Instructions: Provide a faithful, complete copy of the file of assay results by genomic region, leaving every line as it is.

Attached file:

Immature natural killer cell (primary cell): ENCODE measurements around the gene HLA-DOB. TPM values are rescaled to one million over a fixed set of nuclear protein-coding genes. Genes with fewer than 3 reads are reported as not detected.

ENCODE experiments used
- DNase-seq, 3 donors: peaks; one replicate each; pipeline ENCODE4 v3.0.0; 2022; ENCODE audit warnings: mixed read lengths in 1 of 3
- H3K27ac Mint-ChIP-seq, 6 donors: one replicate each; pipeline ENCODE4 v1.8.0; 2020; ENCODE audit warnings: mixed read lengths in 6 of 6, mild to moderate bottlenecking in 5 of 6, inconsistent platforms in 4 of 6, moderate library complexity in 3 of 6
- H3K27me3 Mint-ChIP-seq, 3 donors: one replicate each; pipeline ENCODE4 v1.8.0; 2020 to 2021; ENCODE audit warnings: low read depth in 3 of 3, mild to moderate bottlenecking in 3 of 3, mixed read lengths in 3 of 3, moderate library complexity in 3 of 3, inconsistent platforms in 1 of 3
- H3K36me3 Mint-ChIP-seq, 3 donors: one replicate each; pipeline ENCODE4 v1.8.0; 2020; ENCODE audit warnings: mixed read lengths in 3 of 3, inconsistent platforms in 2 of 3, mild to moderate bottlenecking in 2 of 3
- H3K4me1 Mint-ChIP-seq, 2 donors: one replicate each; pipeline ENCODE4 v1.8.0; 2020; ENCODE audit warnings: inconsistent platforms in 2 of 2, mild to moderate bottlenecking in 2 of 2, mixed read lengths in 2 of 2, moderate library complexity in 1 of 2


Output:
Immature natural killer cell (primary cell): ENCODE measurements around the gene HLA-DOB. TPM values are rescaled to one million over a fixed set of nuclear protein-coding genes. Genes with fewer than 3 reads are reported as not detected.

ENCODE experiments used
- DNase-seq, 3 donors: peaks; one replicate each; pipeline ENCODE4 v3.0.0; 2022; ENCODE audit warnings: mixed read lengths in 1 of 3
- H3K27ac Mint-ChIP-seq, 6 donors: one replicate each; pipeline ENCODE4 v1.8.0; 2020; ENCODE audit warnings: mixed read lengths in 6 of 6, mild to moderate bottlenecking in 5 of 6, inconsistent platforms in 4 of 6, moderate library complexity in 3 of 6
- H3K27me3 Mint-ChIP-seq, 3 donors: one replicate each; pipeline ENCODE4 v1.8.0; 2020 to 2021; ENCODE audit warnings: low read depth in 3 of 3, mild to moderate bottlenecking in 3 of 3, mixed read lengths in 3 of 3, moderate library complexity in 3 of 3, inconsistent platforms in 1 of 3
- H3K36me3 Mint-ChIP-seq, 3 donors: one replicate each; pipeline ENCODE4 v1.8.0; 2020; ENCODE audit warnings: mixed read lengths in 3 of 3, inconsistent platforms in 2 of 3, mild to moderate bottlenecking in 2 of 3
- H3K4me1 Mint-ChIP-seq, 2 donors: one replicate each; pipeline ENCODE4 v1.8.0; 2020; ENCODE audit warnings: inconsistent platforms in 2 of 2, mild to moderate bottlenecking in 2 of 2, mixed read lengths in 2 of 2, moderate library complexity in 1 of 2